Our road trip got properly under way on a sunny Tuesday early in September. We left Kelowna in Fat Vanny and travelled east across British Columbia to Alberta, to Lake Louise to be specific. The road up to Lake Louise is absolutely beautiful. It wends its way up through enormous, jaggedy, snow-topped mountains.
I associate Lake Louise with skiing, but in fact it is more than just a ski resort as this visit in September revealed.
We were fortunate to get a campsite as it was so busy, despite the fact that the school holidays had finished. We had booked in for two nights, but had to move spaces for the second night and whenever we went anywhere, we went on the motorbike for easy parking
Lake Louise certainly has the wow factor and when it first comes into view, it is truly breathtaking. The colour of the water is a vibrant green/blue that the camera simply cannot capture. Surrounded by trees and mountains, it presents a wonderful picture of natural beauty. This is, of course, why it is so popular!
I think it is great that people want to come and see such fabulous works of nature so I will never get cross about crowds of people. However, I do wonder why the enormous, concrete carbuncle, which dominates the end of the lake, was ever given planning permission.
We walked along by the lake, which is a very easy path with lovely views of the lake and the mountains. Then we took the trail up to the “tea room” at the end of the lake.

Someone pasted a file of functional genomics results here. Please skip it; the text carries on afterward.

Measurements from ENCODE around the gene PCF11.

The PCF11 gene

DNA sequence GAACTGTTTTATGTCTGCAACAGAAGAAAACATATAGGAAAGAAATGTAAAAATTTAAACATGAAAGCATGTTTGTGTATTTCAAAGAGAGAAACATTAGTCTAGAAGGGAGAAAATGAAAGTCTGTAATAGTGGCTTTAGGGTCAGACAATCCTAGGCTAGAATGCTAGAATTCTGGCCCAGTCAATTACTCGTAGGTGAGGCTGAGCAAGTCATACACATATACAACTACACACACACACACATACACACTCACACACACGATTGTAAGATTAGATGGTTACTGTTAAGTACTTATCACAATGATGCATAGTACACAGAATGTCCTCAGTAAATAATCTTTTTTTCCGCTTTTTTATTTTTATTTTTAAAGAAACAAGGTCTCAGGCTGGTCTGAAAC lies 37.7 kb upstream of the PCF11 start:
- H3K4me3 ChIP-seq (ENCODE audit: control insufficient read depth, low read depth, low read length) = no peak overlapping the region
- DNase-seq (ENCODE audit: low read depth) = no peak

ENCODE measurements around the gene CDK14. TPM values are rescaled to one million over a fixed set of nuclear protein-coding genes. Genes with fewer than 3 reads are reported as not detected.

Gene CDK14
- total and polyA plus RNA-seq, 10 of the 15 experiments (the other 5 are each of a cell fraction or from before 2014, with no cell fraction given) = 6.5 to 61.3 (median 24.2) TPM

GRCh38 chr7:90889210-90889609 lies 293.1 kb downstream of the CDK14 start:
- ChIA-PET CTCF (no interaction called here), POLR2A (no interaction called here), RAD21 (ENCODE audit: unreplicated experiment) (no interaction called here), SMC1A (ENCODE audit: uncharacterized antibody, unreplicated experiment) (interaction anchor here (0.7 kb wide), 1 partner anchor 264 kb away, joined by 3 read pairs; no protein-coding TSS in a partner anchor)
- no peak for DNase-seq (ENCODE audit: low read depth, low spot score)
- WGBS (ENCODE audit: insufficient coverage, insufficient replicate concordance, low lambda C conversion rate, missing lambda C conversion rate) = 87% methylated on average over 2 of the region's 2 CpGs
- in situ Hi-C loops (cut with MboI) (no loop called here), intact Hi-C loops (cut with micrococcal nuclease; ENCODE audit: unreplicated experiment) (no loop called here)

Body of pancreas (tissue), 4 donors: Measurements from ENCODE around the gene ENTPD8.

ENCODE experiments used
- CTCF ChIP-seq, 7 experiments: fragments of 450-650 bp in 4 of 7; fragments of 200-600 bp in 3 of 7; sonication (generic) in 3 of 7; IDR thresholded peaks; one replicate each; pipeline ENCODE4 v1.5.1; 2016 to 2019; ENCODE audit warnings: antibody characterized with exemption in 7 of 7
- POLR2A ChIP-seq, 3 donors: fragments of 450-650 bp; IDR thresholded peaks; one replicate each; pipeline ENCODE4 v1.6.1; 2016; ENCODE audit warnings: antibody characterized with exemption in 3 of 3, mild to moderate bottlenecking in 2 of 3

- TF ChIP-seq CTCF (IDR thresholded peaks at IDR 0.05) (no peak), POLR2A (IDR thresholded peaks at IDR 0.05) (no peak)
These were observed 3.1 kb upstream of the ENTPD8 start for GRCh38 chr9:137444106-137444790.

We were not quite sure what to expect, but there is indeed a tea room in a sort of tree house. Make no mistake though: the trail up there is not a walk in the park! From the end of the lake it is about 3.5 kilometres at a steady incline and on a rocky surface. Strong shoes or boots are a must. It is nevertheless a wonderful trail and well worth the climb. The tea room has a limited menu as everything has to be carried in, but the tea and cake were very welcome!
There are many areas of outstanding beauty around Lake Louise. Moraine Lake is possibly even more beautiful than Lake Louise, especially as there is no concrete blot on the landscape.
We hiked up to Lake Annette, a much smaller lake and very quiet by comparison, probably because the only way to get there is via a 12 km round-trip hike. Again, this is a great trail, especially if you want to get away from the crowds around Lake Louise.
We did not visit Emerald Lake this time, but went there a couple of years ago and it is outstandingly beautiful. (When I return home and have access to stored photos, I shall post a picture for completeness!)
We also visited Johnston Falls whilst staying in Lake Louise. The falls are very pretty and the walk up there, both to the lower and the upper falls, is very easy on a concrete walkway.
Ice Fields Parkway
The next leg of our journey took us up the Ice Fields Parkway, 245 km of huge mountains, ice fields and glaciers. This is a spectacular road by any standard, even though we did not see it at its best: smoke from wildfires had blown in, creating a haze over the landscape.
There are lots of places to stop and admire the view along the way:
We decided to walk up to the Athabasca Glacier from the Icefields Centre. Be warned though: if you decide to hike up there, you cannot get on to the glacier itself. To do this, you have to take a guided tour or one of the bus tours. The buses actually go on to the ice. Not sure how I feel about this….
What is noticeable is how many RVs trek the length of this road! It really is RV heaven.